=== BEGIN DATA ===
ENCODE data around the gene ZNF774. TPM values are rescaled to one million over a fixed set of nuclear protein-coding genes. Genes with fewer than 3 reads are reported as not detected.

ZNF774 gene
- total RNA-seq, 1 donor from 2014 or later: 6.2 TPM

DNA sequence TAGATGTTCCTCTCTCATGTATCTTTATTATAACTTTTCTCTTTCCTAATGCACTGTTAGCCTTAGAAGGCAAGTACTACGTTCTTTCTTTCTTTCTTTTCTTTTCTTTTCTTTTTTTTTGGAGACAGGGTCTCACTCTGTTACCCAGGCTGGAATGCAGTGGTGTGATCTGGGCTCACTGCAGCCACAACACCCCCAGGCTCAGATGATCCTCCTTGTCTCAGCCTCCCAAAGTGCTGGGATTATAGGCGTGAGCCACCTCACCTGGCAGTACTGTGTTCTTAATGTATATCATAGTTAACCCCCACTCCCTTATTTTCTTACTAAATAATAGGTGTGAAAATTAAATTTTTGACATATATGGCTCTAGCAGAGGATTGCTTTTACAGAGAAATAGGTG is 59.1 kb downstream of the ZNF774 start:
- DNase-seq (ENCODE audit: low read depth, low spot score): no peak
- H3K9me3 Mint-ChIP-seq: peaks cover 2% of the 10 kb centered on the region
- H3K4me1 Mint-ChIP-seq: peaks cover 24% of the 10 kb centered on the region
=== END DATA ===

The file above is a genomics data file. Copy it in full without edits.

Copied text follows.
ENCODE data around the gene ZNF774. TPM values are rescaled to one million over a fixed set of nuclear protein-coding genes. Genes with fewer than 3 reads are reported as not detected.

ZNF774 gene
- total RNA-seq, 1 donor from 2014 or later: 6.2 TPM

DNA sequence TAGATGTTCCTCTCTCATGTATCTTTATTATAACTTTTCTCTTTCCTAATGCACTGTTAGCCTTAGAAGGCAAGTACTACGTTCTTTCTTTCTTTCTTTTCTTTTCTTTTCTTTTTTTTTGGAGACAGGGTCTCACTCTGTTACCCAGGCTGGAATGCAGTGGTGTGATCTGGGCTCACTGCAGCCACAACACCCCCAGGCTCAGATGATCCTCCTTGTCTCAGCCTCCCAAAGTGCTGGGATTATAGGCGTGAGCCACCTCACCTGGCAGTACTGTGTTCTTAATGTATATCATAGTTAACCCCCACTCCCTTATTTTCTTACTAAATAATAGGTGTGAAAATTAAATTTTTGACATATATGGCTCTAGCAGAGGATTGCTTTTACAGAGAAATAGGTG is 59.1 kb downstream of the ZNF774 start:
- DNase-seq (ENCODE audit: low read depth, low spot score): no peak
- H3K9me3 Mint-ChIP-seq: peaks cover 2% of the 10 kb centered on the region
- H3K4me1 Mint-ChIP-seq: peaks cover 24% of the 10 kb centered on the region